• Günter Gunkel Berlin University of Technology
  • Elena Matta Berlin University of Technology
  • Florian Selge Berlin University of Technology
  • Gérsica Morais Nogueira da Silva Universidade Federal do Pernambuco
  • Maria do Carmo Sobral Universidade Federal do Pernambuco



net cageculture; green aquaculture; tilapia; Oreochromis niloticus; Itaparica; São Francisco.


Finfish aquaculture in net cages is widely used in Brazilian reservoirs, mainly
for tilapia production. There is a large and increasing potential for production
in the São Francisco river basin, and particularly the Itaparica reservoir. Tilapia
production amounts to 24,000 t y-1, with a licensed amount of 43,267 t y-1.
This intensive fish production in net cages is responsible for a significant
biological oxygen demand, and phosphorus and nitrogen load on the reservoir,
which promotes eutrophication. Particulate organic matter released from the
net cages accumulates beneath the net cages, and a minimum water depth
beneath the net cages of 10 m is required to limit the sediment increase to
a few millimetres per year. Modeling of Icó-Mandantes bay has identified a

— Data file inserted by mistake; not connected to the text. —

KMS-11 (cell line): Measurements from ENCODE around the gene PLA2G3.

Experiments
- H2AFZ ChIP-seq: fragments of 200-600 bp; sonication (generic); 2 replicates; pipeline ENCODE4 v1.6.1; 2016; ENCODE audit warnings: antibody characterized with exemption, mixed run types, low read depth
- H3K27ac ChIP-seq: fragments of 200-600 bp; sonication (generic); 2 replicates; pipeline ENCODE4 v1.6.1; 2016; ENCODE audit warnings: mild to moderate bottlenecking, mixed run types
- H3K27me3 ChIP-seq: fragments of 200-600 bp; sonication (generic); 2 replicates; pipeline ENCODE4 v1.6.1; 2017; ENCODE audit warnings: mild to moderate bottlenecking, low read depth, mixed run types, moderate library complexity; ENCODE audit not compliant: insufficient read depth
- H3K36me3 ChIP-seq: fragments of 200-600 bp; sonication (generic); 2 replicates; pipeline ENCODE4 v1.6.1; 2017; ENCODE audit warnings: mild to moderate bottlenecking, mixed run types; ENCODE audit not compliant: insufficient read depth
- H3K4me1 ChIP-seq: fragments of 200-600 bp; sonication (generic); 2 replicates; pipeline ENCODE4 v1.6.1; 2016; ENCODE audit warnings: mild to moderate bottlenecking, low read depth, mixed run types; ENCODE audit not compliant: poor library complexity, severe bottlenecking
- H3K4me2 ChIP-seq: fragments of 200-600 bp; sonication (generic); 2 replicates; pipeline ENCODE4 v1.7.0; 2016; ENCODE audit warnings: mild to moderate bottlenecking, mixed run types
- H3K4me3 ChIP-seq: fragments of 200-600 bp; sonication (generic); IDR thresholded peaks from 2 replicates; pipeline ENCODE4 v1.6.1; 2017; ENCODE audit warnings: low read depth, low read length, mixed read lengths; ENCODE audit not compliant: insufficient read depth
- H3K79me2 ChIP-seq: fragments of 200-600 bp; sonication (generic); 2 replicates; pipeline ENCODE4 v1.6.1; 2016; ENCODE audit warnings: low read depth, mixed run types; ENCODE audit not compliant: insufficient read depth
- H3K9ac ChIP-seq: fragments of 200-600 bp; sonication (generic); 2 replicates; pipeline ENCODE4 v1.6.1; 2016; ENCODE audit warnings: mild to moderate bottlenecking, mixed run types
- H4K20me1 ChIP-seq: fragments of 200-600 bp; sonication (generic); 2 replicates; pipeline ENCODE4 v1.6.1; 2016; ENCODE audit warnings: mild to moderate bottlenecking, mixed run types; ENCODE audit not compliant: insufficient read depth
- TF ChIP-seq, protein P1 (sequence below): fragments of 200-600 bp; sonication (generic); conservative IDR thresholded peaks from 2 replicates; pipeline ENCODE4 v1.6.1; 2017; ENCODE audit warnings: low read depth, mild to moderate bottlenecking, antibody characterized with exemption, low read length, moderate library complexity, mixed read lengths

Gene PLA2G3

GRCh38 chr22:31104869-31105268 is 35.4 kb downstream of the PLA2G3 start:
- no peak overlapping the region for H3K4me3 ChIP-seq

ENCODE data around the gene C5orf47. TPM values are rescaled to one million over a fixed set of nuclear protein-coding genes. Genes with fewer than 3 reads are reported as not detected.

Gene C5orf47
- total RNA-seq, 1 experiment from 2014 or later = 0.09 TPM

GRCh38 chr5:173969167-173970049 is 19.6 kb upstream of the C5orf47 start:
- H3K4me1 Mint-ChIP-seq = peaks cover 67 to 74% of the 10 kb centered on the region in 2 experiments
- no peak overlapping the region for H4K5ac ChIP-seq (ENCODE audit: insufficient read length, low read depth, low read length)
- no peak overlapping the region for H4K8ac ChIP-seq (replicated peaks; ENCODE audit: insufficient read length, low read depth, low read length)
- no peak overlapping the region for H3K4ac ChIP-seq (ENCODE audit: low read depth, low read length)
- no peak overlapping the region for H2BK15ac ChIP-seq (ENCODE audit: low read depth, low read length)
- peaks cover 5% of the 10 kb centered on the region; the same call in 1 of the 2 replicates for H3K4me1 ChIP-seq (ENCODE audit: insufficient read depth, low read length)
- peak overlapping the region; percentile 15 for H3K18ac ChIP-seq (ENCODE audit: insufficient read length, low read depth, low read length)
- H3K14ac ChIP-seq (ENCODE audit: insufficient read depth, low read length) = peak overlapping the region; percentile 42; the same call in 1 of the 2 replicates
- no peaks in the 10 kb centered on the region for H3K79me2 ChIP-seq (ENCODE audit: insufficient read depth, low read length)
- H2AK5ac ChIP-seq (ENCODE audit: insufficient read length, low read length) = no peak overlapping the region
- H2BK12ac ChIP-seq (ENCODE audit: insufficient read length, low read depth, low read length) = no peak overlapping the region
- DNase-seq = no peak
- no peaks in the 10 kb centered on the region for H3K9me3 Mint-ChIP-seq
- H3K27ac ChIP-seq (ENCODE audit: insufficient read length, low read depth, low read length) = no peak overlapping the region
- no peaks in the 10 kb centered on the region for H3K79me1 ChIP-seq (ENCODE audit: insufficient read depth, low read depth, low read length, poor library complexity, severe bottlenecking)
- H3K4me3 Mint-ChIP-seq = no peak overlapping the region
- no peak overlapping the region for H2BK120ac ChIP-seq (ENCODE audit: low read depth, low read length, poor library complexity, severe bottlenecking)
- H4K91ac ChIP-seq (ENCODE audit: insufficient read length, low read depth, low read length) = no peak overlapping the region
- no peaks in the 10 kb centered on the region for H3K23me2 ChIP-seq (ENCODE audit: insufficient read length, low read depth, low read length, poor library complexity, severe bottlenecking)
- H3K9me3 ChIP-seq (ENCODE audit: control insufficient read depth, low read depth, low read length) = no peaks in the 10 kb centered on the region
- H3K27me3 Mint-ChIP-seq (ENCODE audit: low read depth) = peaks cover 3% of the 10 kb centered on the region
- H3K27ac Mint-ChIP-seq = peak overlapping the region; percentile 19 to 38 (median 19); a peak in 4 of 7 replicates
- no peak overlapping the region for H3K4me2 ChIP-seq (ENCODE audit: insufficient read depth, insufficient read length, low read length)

reduced water exchange within the bay. Modeling of the effect of net cage
aquaculture within the Icó-Mandantes bay points out clearly the significant
increase in dissolved phosphorus and the accumulation inside the bay area.
The carrying capacity of the reservoir was determined using the P load
model, with a critical P concentration based on the phosphorus use efficiency.
The critical P concentration amounts 25 μg L-1, and the critical P load of the
reservoir amounts 2.84 g m-2 y-1; the actual load is already 3.30 g m-2 y-1,
such the reservoir is already overcharged by nutrients. A sustainable “blue”
aquaculture must be implemented based on use of advanced systems, species
selection, fish feed, and linked production systems.




How to Cite

Gunkel, G., Matta, E., Selge, F., Silva, G. M. N. da, & Sobral, M. do C. (2015). CARRYING CAPACITY LIMITS OF NET CAGE AQUACULTURE IN BRAZILIAN RESERVOIRS. Brazilian Journal of Environmental Sciences (Online), (36), 128–144.

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